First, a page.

Saving the things you love
Grace Note Farm as a land trust
A partly cloudy day in late summer is the perfect time to approach Grace Note Farm in Pascoag. The weather is mild and this year’s greenery has taken on an invitingly mature look, with patinated leaves and robust undergrowth, and the lazy nostalgic air that farms possess just before the harvest; that pleasant pause before the business of reaping begins. You’ll find it on all small farms but especially at one like Grace Note, which, for all intents and purposes, has rest and peace as its main intent and purpose and it grows that crop all summer long.
“This farm has been used to grow all kinds of things since it’s been here,” said Virginia Sindelar, the owner of Grace Note. “It’s been used to grow cranberries, it’s been a chicken farm, but it has always been a farm and it always will be a farm.”
Grace Note is being opened to the public on Sept. 15 as part of Rhode Island’s Land Trust Days celebration that has been on since Aug. 10 and runs until Sept. 30, with the Grace Note open house locally sponsored by the Burrillville Land Trust.
The purpose of the celebration is to make people aware that there are alternatives to turning over whatever green space is still open in Rhode Island to developers. The Rhode Island Land Trust Council is sponsoring this year’s celebration. The statewide coalition of land trusts was established in 1999, to assist various local communities to achieve common goals.
According to their website, every land trust is different and reflects the character and priorities of their community, but generally speaking, land trusts seek to preserve open spaces, natural areas, scenic character, watersheds, drinking water sources, farmland, forests, historic sites and shorelines: “Collectively, land trusts are protecting the special places in our communities so that our heritage remains as our legacy for future generations,” the website says. The Council's mission “is to foster a sustainable land conservation movement in Rhode Island by supporting the missions and operations of land trusts and providing a forum for their effective cooperation.”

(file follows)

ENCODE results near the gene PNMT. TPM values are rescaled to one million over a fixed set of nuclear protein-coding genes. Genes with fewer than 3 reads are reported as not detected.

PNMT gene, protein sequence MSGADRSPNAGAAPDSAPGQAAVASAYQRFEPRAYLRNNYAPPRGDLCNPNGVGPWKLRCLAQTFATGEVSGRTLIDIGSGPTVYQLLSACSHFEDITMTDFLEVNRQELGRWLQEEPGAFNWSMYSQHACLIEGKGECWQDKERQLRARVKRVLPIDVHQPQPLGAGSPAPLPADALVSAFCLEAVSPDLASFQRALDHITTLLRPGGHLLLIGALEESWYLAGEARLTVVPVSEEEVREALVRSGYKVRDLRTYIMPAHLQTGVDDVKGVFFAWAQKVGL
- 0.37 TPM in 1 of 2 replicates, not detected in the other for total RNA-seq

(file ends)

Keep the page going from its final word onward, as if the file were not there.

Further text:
There are 45 land trusts in Rhode Island operating in all but four municipalities. In Cranston, the West Bay Land Trust has worked to preserve the Curran Reservoir and built the Cranston Historic Farm Route. The Warwick Land Trust exists in the city but the community itself, including the City Council and the Mayor’s Office, has been actively working to preserve open space and the concerns of the land trust usually get a sympathetic hearing and active support.
But it is in the more rural areas of the state where land trusts do their best work. In the case of Grace Note Farm, the land trust ensures that, no matter who inherits or buys the property in the future, the property must be maintained as a working farm and cannot be subdivided for real estate development.
“It took me a while to get my head around it,” said Sindelar, “but once I understood what it meant for the future of this place, I decided to do it.”
Right now, Grace Note Farm is home for a number of Sindelar’s animals, including a pony, a donkey, horses, a dog, ducks, cats and a rabbit; enough to keep Old MacDonald e-i-e-i-oing all day long. That’s enough livestock to add up to a lot of work, but it is work that Sindelar loves to do.